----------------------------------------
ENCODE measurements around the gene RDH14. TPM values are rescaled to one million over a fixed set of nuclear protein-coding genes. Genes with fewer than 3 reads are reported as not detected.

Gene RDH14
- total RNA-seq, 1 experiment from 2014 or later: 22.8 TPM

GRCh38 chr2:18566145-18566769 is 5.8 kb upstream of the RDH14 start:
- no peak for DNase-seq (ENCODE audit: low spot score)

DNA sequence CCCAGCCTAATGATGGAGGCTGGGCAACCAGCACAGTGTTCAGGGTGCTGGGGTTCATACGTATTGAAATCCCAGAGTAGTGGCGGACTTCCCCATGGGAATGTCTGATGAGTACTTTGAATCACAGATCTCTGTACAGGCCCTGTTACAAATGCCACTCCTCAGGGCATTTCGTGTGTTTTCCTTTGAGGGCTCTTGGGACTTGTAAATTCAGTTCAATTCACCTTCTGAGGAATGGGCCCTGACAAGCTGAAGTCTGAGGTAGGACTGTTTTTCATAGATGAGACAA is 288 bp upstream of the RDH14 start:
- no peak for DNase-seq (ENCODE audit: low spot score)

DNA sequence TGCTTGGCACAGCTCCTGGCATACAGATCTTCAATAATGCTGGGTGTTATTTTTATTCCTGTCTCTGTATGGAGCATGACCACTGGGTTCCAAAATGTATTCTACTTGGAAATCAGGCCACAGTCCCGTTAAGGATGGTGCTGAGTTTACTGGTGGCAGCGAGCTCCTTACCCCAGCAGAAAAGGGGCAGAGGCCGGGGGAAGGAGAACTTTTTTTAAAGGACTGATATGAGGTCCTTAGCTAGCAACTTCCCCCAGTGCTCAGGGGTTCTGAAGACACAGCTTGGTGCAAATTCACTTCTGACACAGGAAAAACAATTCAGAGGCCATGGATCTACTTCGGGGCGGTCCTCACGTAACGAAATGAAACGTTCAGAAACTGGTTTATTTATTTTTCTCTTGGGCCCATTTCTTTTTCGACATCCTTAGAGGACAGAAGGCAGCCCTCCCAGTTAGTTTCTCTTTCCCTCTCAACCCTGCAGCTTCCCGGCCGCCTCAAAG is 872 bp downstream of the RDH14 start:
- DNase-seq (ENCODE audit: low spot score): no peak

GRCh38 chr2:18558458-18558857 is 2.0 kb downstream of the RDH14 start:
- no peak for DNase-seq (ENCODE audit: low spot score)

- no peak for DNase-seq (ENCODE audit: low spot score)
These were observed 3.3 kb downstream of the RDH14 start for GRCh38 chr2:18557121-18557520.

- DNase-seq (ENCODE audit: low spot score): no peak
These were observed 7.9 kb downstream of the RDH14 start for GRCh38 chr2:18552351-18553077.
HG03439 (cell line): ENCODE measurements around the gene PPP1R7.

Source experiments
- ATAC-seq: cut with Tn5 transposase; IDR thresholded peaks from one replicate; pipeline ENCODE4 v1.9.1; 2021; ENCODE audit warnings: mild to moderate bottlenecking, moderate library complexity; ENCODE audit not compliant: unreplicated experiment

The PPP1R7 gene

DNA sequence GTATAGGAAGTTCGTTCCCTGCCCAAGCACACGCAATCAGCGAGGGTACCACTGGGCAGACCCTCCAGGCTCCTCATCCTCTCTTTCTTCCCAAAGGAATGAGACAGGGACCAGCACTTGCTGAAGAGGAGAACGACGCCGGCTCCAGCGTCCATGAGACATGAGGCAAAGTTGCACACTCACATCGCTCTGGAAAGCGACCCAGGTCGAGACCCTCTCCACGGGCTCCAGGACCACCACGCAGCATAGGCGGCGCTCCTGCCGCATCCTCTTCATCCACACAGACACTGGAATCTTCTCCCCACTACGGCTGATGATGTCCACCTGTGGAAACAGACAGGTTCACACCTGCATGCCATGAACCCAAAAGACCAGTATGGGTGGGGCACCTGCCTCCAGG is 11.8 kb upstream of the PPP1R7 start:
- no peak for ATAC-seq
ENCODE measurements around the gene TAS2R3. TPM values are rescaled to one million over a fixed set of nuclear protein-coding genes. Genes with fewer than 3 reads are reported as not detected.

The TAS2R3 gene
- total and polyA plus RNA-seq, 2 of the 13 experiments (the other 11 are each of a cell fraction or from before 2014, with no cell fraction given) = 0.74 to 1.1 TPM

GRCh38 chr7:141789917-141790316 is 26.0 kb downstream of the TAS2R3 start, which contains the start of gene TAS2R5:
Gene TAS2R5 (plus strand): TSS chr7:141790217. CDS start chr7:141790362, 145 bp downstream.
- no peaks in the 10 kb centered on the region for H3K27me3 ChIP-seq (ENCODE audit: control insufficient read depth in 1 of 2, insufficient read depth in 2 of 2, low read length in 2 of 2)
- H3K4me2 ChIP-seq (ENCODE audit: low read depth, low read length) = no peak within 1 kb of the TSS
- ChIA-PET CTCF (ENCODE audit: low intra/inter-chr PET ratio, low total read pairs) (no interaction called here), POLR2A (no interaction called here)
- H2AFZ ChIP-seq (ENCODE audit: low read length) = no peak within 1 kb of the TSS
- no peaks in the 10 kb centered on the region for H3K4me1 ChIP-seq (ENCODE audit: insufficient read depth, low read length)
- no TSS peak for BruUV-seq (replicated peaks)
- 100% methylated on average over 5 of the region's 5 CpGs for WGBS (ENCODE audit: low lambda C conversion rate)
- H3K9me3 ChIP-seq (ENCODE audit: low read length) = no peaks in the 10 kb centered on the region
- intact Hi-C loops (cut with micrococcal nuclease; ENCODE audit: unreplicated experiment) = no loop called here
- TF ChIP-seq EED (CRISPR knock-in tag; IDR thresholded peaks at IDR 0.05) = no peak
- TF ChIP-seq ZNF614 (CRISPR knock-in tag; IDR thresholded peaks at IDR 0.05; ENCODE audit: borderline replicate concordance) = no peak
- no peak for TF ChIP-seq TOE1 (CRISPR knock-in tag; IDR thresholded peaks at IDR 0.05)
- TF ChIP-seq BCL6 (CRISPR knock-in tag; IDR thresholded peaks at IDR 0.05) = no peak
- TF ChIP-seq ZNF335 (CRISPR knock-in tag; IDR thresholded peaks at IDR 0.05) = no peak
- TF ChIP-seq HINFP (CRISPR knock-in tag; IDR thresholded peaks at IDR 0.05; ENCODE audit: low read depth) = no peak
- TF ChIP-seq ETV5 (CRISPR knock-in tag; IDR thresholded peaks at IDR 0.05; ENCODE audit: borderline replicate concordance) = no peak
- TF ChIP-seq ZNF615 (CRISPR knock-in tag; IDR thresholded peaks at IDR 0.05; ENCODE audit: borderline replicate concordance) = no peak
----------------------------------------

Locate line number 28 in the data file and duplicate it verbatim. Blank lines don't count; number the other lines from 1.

- H3K4me2 ChIP-seq (ENCODE audit: low read depth, low read length) = no peak within 1 kb of the TSS